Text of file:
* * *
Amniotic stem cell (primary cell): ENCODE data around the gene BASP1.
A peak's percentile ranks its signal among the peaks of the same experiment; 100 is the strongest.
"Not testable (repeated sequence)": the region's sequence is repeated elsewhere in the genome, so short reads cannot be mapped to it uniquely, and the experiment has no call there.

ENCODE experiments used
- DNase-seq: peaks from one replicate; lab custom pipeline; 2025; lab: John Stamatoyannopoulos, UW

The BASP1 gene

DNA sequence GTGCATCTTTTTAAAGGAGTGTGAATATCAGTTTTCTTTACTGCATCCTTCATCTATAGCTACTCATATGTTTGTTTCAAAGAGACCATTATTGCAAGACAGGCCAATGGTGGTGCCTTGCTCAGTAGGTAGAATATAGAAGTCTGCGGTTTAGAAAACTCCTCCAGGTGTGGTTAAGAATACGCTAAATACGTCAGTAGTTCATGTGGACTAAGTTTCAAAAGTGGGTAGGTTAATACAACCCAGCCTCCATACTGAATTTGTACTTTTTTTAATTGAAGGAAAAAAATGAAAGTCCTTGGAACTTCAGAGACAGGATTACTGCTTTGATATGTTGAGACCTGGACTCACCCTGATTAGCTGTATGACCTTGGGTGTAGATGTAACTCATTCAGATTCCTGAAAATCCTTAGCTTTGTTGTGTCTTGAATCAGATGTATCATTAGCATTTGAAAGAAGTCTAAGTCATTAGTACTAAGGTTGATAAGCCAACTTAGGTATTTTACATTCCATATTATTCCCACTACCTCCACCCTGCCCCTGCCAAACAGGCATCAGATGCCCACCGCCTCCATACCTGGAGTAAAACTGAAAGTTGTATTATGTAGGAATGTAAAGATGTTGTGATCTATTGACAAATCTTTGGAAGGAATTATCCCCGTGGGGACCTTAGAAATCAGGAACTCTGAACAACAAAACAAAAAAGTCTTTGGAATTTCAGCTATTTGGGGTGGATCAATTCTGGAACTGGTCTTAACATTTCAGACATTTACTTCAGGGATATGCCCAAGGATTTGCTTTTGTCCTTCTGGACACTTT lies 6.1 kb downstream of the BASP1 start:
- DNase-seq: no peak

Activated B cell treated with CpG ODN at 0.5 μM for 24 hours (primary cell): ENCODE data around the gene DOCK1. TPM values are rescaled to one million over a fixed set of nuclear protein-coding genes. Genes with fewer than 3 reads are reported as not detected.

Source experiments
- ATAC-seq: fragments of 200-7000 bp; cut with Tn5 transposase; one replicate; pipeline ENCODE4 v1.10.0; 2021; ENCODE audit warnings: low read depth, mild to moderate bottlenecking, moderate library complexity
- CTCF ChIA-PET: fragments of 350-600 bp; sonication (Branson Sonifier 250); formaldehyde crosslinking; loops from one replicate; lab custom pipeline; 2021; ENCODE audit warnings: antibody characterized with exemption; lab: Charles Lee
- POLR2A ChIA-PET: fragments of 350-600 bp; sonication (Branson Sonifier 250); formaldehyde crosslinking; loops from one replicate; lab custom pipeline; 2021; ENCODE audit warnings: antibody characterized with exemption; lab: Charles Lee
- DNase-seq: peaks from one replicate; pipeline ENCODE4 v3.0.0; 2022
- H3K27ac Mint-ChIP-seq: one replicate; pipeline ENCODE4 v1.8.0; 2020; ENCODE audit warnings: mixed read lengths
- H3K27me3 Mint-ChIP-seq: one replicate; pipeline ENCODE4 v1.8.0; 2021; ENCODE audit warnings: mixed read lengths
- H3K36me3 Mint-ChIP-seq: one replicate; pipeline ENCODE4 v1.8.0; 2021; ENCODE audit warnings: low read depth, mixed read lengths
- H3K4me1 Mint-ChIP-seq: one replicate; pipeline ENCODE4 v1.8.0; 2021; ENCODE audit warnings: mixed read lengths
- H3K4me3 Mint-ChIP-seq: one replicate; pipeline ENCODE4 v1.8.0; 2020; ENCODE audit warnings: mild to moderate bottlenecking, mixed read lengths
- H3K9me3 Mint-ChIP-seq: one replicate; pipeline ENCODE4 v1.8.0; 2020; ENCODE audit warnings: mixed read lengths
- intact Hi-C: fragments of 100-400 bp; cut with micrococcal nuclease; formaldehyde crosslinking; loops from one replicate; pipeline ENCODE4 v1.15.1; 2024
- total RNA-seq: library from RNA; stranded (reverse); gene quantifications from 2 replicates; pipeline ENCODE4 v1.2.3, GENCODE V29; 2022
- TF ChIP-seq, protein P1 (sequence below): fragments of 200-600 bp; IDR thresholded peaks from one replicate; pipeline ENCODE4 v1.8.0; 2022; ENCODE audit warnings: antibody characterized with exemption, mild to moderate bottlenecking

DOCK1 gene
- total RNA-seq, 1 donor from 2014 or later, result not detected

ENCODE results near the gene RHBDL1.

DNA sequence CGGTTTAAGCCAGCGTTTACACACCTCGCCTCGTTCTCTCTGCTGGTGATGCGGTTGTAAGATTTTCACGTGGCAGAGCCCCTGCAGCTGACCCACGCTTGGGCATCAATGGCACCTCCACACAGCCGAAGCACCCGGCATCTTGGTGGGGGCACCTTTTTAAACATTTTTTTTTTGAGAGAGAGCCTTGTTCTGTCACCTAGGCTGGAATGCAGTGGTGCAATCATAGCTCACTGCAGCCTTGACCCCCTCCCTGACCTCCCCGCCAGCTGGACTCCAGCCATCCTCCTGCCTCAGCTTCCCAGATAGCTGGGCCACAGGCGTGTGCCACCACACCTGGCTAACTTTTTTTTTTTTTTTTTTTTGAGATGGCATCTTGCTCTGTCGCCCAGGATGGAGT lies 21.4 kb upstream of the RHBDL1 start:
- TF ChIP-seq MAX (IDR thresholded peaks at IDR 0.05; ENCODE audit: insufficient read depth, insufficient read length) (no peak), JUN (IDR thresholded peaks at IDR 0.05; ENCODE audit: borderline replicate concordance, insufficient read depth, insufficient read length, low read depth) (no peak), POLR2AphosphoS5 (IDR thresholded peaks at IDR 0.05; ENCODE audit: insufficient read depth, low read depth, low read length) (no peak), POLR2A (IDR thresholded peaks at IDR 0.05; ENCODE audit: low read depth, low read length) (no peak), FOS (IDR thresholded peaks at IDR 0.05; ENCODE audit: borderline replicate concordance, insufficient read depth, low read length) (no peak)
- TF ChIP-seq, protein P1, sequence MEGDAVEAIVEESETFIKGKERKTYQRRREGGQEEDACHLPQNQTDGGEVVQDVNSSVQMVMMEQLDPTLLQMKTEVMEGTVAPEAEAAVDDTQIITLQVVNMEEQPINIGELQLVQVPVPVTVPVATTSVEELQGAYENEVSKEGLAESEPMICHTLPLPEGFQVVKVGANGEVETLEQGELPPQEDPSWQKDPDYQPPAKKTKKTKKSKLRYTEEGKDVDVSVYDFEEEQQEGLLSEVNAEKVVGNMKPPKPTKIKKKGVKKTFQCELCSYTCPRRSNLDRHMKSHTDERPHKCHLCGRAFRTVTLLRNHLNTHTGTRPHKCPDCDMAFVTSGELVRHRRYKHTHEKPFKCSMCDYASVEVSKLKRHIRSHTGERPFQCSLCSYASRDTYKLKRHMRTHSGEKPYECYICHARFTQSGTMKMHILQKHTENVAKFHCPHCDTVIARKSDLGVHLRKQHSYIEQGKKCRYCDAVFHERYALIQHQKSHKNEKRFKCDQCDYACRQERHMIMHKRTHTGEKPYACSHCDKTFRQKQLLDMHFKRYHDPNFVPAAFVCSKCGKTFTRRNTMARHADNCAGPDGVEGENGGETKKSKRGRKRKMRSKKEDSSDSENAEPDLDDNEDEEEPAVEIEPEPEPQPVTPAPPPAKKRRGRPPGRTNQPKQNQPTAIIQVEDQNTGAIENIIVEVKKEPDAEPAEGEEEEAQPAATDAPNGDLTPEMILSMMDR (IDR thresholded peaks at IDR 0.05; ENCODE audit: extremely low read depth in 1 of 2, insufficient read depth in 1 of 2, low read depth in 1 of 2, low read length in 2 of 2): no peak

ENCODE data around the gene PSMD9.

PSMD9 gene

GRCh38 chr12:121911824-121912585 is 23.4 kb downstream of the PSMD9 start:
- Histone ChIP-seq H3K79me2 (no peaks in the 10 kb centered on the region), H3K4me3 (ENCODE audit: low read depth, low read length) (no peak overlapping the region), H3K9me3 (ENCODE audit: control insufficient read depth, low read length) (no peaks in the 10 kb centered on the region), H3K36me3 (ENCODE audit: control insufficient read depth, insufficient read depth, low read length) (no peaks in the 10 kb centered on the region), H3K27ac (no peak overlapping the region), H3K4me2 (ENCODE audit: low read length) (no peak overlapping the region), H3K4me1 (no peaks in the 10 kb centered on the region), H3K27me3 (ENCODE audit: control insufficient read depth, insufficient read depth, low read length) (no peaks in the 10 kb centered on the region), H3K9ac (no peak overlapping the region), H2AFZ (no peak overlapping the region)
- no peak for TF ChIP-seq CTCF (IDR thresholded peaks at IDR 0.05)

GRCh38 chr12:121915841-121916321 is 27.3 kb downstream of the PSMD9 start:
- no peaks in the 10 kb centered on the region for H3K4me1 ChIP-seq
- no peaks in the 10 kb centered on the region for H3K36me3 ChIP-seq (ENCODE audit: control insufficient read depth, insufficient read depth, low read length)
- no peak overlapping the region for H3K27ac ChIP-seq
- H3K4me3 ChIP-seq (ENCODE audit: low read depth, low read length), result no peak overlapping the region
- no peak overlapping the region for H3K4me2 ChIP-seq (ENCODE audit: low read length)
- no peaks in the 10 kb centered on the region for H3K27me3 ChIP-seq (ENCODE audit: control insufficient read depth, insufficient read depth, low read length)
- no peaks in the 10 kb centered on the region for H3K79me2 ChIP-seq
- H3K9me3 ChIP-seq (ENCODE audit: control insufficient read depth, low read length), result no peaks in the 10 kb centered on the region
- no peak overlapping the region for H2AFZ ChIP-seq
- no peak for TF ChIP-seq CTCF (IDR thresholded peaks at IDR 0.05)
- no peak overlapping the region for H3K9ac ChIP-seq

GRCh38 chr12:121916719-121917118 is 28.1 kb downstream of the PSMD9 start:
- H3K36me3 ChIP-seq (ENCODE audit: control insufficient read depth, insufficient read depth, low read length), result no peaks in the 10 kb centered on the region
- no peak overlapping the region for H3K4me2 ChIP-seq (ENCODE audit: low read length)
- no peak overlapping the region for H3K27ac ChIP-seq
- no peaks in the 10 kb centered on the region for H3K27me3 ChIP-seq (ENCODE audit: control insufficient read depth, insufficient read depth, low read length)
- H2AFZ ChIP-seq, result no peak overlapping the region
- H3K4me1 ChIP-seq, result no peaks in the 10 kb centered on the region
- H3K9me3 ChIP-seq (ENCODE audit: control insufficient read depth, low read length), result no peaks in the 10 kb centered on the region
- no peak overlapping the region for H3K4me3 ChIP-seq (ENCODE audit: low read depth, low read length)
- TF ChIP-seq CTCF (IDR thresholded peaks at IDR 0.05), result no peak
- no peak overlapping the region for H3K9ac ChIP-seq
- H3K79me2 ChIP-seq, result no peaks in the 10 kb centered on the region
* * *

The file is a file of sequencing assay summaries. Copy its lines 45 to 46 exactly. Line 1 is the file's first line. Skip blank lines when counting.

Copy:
- no peak for TF ChIP-seq CTCF (IDR thresholded peaks at IDR 0.05)
- no peak overlapping the region for H3K9ac ChIP-seq